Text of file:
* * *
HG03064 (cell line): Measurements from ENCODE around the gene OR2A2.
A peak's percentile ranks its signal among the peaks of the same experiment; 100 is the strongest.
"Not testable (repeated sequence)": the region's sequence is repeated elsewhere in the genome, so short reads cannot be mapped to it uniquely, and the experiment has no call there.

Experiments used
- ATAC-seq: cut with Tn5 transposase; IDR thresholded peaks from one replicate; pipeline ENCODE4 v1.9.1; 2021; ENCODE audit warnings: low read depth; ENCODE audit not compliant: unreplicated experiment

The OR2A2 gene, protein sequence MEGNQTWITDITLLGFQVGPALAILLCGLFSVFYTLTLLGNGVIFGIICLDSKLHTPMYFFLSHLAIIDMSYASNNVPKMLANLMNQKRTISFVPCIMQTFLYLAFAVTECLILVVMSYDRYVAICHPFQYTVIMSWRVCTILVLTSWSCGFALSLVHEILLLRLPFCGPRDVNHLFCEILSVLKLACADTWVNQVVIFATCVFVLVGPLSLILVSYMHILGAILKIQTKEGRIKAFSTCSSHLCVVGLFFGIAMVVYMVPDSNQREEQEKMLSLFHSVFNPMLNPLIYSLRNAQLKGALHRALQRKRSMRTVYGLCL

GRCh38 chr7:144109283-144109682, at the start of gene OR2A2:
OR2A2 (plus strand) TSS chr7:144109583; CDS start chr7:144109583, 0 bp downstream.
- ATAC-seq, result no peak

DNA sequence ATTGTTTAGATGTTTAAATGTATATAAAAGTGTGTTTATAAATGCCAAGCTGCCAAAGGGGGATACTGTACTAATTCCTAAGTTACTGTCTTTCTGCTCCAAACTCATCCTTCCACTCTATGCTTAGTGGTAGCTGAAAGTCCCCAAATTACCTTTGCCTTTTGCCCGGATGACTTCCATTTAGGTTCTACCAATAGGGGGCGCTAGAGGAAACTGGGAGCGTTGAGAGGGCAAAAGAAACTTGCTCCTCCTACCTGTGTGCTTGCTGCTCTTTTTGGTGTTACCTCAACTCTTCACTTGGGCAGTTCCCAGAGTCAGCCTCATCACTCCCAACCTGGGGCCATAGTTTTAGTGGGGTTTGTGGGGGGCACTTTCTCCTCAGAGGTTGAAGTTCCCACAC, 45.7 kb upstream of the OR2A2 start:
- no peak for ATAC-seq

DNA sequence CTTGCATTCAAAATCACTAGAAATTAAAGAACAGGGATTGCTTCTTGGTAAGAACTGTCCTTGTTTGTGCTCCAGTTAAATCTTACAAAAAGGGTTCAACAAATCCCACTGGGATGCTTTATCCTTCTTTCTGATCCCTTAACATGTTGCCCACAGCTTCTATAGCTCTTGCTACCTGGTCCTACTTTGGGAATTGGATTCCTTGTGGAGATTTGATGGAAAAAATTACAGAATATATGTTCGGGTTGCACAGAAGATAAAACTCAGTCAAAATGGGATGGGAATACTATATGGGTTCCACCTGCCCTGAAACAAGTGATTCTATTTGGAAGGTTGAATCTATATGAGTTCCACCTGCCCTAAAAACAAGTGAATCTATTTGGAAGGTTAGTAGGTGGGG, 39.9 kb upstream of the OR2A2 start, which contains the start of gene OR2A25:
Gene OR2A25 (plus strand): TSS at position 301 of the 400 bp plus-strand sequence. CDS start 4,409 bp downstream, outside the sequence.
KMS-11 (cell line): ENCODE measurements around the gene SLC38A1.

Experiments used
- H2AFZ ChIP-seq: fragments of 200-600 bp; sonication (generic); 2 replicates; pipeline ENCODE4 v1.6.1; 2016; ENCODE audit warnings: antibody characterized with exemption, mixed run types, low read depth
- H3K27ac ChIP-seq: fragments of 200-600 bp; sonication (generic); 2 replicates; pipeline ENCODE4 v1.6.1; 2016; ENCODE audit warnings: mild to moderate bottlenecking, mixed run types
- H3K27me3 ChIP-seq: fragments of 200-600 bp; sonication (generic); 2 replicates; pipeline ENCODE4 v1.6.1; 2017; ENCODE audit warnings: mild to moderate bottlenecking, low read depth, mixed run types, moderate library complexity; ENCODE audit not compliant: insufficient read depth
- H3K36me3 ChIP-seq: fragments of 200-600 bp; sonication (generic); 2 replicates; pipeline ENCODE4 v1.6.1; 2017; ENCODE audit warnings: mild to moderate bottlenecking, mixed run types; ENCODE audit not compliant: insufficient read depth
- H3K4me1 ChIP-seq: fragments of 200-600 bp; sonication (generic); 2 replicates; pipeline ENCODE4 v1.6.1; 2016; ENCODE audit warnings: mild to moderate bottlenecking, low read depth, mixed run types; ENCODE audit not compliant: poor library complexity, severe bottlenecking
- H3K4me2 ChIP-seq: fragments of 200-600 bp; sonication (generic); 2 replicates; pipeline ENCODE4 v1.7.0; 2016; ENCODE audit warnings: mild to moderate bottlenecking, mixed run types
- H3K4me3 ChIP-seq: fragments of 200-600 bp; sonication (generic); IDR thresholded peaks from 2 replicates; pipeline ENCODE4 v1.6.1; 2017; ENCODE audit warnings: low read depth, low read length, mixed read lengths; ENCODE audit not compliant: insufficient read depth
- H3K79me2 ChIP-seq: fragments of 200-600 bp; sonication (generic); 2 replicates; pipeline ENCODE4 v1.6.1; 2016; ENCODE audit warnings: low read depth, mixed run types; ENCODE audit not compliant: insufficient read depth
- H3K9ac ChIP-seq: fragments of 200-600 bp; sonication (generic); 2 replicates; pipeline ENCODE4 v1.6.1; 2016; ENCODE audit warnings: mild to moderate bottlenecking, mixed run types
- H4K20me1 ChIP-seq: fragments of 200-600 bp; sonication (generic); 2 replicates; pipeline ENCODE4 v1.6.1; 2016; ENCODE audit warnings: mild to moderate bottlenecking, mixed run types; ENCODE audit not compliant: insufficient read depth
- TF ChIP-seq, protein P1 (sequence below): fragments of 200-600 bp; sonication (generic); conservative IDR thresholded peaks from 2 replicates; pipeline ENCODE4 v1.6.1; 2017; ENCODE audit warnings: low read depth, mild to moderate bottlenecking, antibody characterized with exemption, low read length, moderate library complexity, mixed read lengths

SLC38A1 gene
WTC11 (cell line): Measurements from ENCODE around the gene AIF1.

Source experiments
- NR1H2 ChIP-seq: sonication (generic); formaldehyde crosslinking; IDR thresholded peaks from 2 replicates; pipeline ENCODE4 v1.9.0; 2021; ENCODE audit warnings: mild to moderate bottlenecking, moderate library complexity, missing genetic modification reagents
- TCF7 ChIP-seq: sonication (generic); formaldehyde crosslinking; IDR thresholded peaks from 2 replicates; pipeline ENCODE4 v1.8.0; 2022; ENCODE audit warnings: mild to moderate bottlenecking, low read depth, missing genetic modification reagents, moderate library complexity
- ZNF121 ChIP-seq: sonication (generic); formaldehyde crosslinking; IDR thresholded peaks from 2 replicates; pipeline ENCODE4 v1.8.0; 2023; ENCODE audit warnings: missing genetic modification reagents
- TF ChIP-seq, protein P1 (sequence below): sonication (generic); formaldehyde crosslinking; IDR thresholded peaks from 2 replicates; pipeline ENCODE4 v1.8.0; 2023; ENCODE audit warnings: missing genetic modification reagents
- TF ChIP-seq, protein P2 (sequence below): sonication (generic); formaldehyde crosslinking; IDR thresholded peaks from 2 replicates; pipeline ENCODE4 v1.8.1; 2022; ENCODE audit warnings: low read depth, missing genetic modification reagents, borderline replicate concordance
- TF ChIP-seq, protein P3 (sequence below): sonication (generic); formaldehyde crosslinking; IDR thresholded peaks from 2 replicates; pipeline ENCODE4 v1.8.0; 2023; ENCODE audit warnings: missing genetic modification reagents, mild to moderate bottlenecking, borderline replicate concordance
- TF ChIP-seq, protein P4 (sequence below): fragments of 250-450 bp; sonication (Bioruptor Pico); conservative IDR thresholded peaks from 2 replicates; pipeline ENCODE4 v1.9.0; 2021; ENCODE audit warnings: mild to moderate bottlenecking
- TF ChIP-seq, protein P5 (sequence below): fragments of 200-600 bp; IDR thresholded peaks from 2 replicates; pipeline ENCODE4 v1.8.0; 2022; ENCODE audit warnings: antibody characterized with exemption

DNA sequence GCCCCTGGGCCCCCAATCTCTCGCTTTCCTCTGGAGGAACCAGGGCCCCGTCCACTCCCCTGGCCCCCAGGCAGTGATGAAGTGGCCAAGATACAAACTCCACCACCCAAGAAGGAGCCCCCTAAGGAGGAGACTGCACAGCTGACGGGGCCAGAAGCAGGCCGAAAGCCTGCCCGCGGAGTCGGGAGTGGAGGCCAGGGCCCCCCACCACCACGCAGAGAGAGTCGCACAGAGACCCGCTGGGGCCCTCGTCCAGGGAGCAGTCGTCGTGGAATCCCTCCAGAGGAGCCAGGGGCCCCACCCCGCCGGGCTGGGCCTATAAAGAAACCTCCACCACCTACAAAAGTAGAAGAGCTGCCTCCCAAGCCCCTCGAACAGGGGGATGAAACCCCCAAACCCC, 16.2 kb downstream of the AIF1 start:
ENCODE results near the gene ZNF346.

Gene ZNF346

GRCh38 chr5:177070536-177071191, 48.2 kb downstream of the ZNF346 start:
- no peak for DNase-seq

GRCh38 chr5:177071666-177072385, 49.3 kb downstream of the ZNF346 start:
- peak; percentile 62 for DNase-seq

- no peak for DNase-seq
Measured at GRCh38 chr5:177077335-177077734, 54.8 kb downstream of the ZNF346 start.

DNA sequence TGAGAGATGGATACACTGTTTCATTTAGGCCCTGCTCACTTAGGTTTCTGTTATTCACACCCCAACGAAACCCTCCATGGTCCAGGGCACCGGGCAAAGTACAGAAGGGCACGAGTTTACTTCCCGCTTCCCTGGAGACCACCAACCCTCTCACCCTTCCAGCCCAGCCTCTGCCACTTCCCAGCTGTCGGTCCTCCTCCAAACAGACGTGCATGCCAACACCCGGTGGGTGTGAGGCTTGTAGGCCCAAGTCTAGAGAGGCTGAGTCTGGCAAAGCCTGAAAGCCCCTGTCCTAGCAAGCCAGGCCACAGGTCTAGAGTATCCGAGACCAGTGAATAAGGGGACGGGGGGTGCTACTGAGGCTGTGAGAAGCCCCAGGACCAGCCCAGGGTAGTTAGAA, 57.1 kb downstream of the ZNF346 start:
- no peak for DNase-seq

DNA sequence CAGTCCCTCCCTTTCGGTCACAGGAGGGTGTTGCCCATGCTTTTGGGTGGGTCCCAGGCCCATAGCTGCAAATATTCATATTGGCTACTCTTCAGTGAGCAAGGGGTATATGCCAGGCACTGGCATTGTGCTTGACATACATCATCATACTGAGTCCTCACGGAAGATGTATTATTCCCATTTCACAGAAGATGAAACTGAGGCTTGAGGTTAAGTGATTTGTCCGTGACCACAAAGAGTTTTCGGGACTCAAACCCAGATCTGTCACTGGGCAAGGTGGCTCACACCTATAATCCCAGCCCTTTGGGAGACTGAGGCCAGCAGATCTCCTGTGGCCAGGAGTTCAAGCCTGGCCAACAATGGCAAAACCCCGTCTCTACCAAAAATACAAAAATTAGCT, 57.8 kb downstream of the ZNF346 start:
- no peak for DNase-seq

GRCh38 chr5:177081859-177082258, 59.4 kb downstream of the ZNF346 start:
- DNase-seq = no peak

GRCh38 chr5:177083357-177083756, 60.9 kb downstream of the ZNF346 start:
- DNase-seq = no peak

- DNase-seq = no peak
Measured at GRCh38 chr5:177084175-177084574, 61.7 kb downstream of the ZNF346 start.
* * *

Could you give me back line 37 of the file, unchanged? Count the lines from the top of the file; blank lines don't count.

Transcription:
- TF ChIP-seq, protein P5 (sequence below): fragments of 200-600 bp; IDR thresholded peaks from 2 replicates; pipeline ENCODE4 v1.8.0; 2022; ENCODE audit warnings: antibody characterized with exemption